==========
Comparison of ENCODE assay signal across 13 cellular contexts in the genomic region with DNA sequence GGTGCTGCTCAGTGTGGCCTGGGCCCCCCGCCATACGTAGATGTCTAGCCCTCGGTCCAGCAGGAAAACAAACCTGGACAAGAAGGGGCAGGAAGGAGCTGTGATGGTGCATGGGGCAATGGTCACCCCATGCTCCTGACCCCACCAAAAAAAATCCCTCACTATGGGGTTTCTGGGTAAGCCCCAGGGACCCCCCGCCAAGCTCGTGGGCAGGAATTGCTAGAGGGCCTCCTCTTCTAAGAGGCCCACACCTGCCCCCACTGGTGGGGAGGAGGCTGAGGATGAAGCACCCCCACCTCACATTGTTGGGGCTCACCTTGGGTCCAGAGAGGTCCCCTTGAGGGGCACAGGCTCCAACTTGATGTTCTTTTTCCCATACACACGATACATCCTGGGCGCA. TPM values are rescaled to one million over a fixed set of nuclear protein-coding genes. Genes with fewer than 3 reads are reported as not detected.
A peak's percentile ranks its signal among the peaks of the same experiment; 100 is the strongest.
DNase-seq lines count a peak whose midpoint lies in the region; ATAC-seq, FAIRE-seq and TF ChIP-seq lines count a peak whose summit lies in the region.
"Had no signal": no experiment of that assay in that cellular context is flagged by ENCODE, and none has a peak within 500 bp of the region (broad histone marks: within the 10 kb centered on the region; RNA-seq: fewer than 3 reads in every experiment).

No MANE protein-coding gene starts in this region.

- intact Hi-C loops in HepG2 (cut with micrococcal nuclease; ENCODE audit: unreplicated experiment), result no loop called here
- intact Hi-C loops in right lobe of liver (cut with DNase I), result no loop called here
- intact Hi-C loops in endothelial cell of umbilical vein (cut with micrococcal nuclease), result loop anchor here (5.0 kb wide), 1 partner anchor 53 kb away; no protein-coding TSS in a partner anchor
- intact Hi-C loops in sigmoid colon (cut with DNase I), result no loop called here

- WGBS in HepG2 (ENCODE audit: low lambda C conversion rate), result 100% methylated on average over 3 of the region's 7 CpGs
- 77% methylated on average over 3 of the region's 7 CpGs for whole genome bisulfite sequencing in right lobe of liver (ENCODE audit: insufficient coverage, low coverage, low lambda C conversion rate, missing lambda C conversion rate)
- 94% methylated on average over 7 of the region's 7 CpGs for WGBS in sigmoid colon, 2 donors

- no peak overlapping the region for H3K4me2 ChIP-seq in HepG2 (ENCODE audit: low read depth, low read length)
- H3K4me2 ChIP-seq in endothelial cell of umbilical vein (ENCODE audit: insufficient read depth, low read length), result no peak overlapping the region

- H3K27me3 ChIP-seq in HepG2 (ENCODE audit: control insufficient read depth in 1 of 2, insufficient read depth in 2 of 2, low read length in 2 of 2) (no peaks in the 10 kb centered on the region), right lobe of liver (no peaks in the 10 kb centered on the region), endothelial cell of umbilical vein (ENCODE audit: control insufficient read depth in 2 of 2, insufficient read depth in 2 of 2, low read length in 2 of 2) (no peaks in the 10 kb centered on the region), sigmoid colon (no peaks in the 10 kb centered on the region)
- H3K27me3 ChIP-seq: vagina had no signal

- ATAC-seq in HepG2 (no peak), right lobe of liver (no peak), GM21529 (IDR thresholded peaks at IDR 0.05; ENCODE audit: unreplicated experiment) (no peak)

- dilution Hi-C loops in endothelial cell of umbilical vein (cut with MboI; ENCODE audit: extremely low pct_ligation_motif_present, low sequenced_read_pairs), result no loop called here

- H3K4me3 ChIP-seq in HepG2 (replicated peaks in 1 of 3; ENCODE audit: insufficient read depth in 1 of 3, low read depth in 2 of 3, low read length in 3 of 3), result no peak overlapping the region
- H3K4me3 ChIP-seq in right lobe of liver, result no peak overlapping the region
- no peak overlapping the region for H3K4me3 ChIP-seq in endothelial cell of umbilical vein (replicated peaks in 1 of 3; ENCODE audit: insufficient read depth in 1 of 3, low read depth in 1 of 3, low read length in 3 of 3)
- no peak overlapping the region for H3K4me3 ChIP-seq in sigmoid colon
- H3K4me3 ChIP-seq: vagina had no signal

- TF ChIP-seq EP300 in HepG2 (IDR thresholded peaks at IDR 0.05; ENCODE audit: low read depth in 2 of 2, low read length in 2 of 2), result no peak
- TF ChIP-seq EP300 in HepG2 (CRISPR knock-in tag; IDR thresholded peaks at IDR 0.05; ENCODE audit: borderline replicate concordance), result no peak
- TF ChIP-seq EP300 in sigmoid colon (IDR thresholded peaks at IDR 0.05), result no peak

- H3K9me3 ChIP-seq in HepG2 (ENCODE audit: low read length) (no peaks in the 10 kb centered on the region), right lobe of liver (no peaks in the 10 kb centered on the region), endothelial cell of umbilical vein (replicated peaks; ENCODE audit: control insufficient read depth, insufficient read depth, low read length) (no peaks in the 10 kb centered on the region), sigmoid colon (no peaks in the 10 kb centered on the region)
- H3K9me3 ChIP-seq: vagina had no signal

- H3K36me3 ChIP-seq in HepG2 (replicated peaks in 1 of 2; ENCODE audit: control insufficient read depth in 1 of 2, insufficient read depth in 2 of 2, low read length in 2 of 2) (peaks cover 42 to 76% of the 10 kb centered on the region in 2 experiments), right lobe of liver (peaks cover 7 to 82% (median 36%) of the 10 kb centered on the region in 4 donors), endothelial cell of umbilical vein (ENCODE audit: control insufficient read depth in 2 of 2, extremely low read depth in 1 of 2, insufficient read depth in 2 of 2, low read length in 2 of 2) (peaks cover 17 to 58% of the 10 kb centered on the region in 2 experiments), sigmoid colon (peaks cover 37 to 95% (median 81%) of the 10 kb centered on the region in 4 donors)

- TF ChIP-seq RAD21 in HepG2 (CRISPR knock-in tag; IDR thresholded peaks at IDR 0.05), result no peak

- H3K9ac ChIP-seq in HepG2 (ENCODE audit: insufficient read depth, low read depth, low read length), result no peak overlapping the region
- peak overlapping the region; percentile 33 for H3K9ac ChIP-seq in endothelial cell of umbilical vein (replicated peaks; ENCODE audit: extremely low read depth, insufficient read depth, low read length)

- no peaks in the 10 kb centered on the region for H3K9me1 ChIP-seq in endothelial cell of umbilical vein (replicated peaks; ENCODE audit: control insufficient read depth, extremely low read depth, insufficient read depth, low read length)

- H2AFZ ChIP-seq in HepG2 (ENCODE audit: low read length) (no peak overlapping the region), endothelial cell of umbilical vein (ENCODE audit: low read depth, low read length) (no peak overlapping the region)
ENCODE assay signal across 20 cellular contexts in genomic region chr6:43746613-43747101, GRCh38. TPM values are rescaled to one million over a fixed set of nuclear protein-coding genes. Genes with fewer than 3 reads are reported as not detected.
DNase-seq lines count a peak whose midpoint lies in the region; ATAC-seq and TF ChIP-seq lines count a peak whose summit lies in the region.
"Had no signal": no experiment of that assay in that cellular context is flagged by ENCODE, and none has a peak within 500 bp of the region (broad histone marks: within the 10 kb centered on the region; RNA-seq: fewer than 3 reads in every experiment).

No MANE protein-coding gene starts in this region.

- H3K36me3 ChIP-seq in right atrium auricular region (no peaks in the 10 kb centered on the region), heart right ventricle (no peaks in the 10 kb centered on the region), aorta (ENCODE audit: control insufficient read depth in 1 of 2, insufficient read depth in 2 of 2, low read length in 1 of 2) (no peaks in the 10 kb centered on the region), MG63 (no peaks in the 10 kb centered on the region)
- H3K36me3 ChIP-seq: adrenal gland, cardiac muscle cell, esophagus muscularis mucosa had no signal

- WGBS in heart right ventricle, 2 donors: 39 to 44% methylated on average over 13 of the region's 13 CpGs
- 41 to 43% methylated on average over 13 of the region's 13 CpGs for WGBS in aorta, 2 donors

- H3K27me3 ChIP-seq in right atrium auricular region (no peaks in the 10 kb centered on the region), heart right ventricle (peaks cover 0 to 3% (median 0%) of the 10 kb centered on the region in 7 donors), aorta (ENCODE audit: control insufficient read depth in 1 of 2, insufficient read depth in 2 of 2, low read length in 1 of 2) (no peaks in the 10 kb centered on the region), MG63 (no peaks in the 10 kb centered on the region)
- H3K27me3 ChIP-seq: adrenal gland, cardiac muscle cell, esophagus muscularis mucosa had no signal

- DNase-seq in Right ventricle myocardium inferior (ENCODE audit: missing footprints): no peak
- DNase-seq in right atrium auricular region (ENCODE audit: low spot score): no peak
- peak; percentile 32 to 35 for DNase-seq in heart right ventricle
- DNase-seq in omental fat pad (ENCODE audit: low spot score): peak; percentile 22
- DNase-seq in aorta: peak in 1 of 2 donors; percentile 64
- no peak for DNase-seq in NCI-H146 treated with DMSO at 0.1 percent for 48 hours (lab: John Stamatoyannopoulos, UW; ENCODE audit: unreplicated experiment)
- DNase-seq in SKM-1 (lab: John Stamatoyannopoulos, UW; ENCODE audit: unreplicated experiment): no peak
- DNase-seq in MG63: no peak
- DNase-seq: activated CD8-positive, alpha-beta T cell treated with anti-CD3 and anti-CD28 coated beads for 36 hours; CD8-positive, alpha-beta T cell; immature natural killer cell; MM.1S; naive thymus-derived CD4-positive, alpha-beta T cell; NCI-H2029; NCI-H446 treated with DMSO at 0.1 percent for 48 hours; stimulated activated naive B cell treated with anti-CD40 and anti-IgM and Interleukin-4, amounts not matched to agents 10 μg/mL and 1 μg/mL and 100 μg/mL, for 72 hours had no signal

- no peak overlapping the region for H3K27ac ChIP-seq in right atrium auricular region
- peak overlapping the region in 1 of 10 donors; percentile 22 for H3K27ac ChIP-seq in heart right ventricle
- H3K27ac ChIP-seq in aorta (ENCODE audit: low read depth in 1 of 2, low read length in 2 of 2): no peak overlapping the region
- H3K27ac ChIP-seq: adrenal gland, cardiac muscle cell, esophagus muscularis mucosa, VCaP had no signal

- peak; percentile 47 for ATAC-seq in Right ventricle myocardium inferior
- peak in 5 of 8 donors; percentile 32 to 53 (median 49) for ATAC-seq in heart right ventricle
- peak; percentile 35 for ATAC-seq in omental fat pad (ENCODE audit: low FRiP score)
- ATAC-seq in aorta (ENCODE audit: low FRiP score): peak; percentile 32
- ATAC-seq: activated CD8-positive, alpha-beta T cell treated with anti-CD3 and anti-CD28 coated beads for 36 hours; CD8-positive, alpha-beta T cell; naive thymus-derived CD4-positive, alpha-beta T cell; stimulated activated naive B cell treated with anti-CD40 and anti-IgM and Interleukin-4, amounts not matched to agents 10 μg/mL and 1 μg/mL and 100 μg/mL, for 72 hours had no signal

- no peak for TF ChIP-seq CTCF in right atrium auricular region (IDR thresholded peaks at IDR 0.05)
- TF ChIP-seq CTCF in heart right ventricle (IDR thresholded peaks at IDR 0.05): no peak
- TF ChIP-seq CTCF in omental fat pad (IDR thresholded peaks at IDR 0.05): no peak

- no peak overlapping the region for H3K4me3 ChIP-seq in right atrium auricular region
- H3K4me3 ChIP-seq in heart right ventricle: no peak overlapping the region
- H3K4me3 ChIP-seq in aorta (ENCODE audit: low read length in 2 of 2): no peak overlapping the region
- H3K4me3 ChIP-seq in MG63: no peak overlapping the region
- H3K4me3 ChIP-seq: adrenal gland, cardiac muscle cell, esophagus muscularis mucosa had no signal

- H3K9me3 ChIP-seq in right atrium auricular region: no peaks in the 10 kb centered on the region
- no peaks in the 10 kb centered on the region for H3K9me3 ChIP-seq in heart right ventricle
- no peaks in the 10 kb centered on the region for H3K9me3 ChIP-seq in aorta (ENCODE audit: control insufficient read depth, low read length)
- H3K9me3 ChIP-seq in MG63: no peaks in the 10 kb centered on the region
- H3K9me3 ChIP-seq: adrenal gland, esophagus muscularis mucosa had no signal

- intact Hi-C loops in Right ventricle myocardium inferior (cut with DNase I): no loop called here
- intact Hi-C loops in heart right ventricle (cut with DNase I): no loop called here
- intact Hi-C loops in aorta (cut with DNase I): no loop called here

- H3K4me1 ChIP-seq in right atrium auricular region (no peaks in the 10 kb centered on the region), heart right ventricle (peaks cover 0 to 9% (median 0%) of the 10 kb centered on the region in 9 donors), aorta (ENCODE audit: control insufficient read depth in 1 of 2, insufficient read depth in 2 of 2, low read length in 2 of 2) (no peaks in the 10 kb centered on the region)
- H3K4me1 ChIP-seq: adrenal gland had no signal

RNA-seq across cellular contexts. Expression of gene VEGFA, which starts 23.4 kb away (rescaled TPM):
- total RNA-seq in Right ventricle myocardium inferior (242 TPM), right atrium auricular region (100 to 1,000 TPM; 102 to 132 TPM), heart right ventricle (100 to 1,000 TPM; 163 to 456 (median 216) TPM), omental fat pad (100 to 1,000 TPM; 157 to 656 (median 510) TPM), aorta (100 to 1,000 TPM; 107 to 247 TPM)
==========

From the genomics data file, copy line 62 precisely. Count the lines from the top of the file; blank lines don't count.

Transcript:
- ATAC-seq: activated CD8-positive, alpha-beta T cell treated with anti-CD3 and anti-CD28 coated beads for 36 hours; CD8-positive, alpha-beta T cell; naive thymus-derived CD4-positive, alpha-beta T cell; stimulated activated naive B cell treated with anti-CD40 and anti-IgM and Interleukin-4, amounts not matched to agents 10 μg/mL and 1 μg/mL and 100 μg/mL, for 72 hours had no signal